There are stacks of evidence linking the Western diet to negatively impacting the health of the brain by causing many diseases and disorders as well as depression (1). A balanced diet nourishes your entire body, including your mind. Your brain uses a massive 20% of the energy you consume – meaning we need to ensure we are fuelling the right sources to maximise our brain health (2). Nutrients such as omega-3 fatty acids, flavonoids, vitamin D, vitamin E and are linked to maintenance of brain health as they allow the cells in our brain to communicate. (3)
- Omega-3 is an essential fatty acid which means are body is not able to make them so we must get them through our diet. Examples include: Salmon, walnuts, flax seed, chia seeds, kiwi’s.
- Flavonoids help with cell signalling pathways to get message from the brain around the body. These are found in: Cacao, citrus fruits and dark leafy greens.
- Vitamin D activates and deactivates enzymes in the brain which involve neurotransmitter synthesis and nerve growth (4): found in eggs, oily fish, plant-based sources found in algae, chlorophyl, mushrooms.
- Vitamin E is an important antioxidant which helps to protect the brain from oxidative stress. Which is found in almonds, seeds, what germ and olive oil.
The Mediterranean diet has been shown to prevent a decline in brain health. This diet consists of high intake of fruits, vegetables, whole-grains and legumes, low-to-moderate intake of dairy products, low intake of meat (red and poultry), a high intake of unsaturated fats vs saturated, moderate intake of alcohol. (5, 6)
Foods to include to boost your brain: Wide range of fruits, vegetables, wholegrains, beans, pulses, legumes, nuts, seeds, oily fish and lean protein sources such as white fish, eggs, tofu.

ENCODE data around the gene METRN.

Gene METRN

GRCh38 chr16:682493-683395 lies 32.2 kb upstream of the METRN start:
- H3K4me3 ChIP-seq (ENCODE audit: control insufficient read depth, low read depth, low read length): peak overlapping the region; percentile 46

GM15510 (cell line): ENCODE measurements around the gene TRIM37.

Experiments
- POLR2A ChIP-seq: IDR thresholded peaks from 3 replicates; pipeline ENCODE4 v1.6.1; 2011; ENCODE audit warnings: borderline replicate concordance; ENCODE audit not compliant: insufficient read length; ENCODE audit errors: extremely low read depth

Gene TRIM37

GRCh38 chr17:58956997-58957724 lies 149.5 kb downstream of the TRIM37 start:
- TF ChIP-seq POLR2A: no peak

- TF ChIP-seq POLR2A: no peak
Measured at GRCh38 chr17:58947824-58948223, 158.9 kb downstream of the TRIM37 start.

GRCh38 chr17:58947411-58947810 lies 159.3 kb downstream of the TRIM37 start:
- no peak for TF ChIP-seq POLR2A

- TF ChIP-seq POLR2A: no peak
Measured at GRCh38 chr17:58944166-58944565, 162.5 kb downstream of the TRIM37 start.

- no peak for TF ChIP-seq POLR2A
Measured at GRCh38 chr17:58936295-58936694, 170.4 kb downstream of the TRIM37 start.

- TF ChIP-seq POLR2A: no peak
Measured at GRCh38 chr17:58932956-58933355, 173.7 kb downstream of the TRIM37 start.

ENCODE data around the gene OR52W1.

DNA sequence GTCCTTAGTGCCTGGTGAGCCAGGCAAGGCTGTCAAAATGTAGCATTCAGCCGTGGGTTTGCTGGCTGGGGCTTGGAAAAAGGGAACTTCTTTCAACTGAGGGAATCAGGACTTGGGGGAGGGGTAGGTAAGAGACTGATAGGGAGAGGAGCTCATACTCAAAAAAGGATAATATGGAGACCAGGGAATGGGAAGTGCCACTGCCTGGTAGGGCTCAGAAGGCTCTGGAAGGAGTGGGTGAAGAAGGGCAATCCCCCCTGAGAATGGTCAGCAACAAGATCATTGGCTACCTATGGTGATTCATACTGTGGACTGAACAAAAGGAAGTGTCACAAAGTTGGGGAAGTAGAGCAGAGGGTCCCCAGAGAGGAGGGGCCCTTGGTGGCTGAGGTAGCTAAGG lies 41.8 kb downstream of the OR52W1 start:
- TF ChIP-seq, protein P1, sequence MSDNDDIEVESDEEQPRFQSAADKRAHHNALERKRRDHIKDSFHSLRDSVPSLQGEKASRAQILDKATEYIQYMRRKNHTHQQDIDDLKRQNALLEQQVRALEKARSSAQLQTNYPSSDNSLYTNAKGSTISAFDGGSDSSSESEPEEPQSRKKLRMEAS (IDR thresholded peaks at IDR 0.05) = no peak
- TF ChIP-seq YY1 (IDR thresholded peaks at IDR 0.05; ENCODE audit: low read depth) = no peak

Foods to avoid for brain health: high sugary foods and drinks, refined / white carbohydrates, products high in trans fats, highly processed foods, red meat, artificial sweeteners, products high in saturated fats, high consumptions of alcohol.
- González Olmo, B., Butler, M., & Barrientos, R. (2021). Evolution of the Human Diet and Its Impact on Gut Microbiota, Immune Responses, and Brain Health. Nutrients, 13(1), 196. doi: 10.3390/nu13010196
- Richardson, M. (2021). How Much Energy Does the Brain Use?. Retrieved 17 March 2021, from https://www.brainfacts.org/brain-anatomy-and-function/anatomy/2019/how-much-energy-does-the-brain-use-020119#:~:text=How%20much%20energy%20does%20the%20brain%20require%3F,in%20terms%20of%20energy%20use.
- (2021). Retrieved 17 March 2021, from https://www.ageuk.org.uk/information-advice/health-wellbeing/mind-body/staying-sharp/looking-after-your-thinking-skills/diet-and-brain-health/
- Welland, D. (2009). Does D Make a Difference?. Scientific American Mind, 20(6), 14-14. doi: 10.1038/scientificamericanmind1109-14
- Gauci, S., Young, L., Macpherson, H., White, D., Benson, S., Pipingas, A., & Scholey, A. (2021). Mediterranean diet and its components. Nutraceuticals In Brain Health And Beyond, 293-306. doi: 10.1016/b978-0-12-820593-8.00020-3
- Petersson, S., & Philippou, E. (2016). Mediterranean Diet, Cognitive Function, and Dementia: A Systematic Review of the Evidence. Advances In Nutrition, 7(5), 889-904. doi: 10.3945/an.116.012138
Wahl, D., Cogger, V., Solon-Biet, S., Waern, R., Gokarn, R., & Pulpitel, T. et al. (2016). Nutritional strategies to optimise cognitive function in the aging brain. Ageing Research Reviews, 31, 80-92. doi: 10.1016/j.arr.2016.06.006
Begdache, L., Sadeghzadeh, S., Derose, G., & Abrams, C. (2020). Diet, Exercise, Lifestyle, and Mental Distress among Young and Mature Men and Women: A Repeated Cross-Sectional Study. Nutrients, 13(1), 24. doi: 10.3390/nu13010024